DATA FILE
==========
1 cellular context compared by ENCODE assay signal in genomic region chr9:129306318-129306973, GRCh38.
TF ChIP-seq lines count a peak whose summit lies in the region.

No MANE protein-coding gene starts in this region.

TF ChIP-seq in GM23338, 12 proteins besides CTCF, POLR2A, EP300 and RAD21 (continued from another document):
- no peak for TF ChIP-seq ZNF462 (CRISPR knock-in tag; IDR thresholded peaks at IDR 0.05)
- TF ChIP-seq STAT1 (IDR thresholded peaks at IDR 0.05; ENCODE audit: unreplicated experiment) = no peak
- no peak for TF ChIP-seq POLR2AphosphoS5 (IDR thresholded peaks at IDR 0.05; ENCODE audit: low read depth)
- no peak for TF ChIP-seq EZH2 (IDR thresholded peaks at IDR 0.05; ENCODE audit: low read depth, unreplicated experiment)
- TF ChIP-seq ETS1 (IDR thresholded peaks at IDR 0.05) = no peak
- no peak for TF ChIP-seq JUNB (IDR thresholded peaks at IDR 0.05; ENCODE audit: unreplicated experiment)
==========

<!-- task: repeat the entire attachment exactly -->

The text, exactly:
1 cellular context compared by ENCODE assay signal in genomic region chr9:129306318-129306973, GRCh38.
TF ChIP-seq lines count a peak whose summit lies in the region.

No MANE protein-coding gene starts in this region.

TF ChIP-seq in GM23338, 12 proteins besides CTCF, POLR2A, EP300 and RAD21 (continued from another document):
- no peak for TF ChIP-seq ZNF462 (CRISPR knock-in tag; IDR thresholded peaks at IDR 0.05)
- TF ChIP-seq STAT1 (IDR thresholded peaks at IDR 0.05; ENCODE audit: unreplicated experiment) = no peak
- no peak for TF ChIP-seq POLR2AphosphoS5 (IDR thresholded peaks at IDR 0.05; ENCODE audit: low read depth)
- no peak for TF ChIP-seq EZH2 (IDR thresholded peaks at IDR 0.05; ENCODE audit: low read depth, unreplicated experiment)
- TF ChIP-seq ETS1 (IDR thresholded peaks at IDR 0.05) = no peak
- no peak for TF ChIP-seq JUNB (IDR thresholded peaks at IDR 0.05; ENCODE audit: unreplicated experiment)